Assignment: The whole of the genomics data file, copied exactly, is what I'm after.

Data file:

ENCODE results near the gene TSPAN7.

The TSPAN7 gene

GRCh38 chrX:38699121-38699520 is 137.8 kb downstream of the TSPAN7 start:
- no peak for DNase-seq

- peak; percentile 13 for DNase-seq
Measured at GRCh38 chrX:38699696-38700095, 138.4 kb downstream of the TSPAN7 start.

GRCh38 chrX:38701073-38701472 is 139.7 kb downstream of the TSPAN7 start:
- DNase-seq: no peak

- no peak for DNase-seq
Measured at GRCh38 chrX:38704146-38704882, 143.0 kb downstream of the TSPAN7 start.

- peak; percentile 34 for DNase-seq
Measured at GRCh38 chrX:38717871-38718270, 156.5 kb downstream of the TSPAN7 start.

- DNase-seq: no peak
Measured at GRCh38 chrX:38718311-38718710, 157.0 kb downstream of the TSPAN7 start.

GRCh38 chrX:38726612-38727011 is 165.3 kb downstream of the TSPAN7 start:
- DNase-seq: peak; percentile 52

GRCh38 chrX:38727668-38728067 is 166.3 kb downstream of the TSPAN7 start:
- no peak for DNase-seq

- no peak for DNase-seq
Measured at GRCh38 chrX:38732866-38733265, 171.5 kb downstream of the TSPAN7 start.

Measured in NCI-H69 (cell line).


ENCODE results near the gene TSPAN7.

The TSPAN7 gene

GRCh38 chrX:38699121-38699520 is 137.8 kb downstream of the TSPAN7 start:
- no peak for DNase-seq

- peak; percentile 13 for DNase-seq
Measured at GRCh38 chrX:38699696-38700095, 138.4 kb downstream of the TSPAN7 start.

GRCh38 chrX:38701073-38701472 is 139.7 kb downstream of the TSPAN7 start:
- DNase-seq: no peak

- no peak for DNase-seq
Measured at GRCh38 chrX:38704146-38704882, 143.0 kb downstream of the TSPAN7 start.

- peak; percentile 34 for DNase-seq
Measured at GRCh38 chrX:38717871-38718270, 156.5 kb downstream of the TSPAN7 start.

- DNase-seq: no peak
Measured at GRCh38 chrX:38718311-38718710, 157.0 kb downstream of the TSPAN7 start.

GRCh38 chrX:38726612-38727011 is 165.3 kb downstream of the TSPAN7 start:
- DNase-seq: peak; percentile 52

GRCh38 chrX:38727668-38728067 is 166.3 kb downstream of the TSPAN7 start:
- no peak for DNase-seq

- no peak for DNase-seq
Measured at GRCh38 chrX:38732866-38733265, 171.5 kb downstream of the TSPAN7 start.

Measured in NCI-H69 (cell line).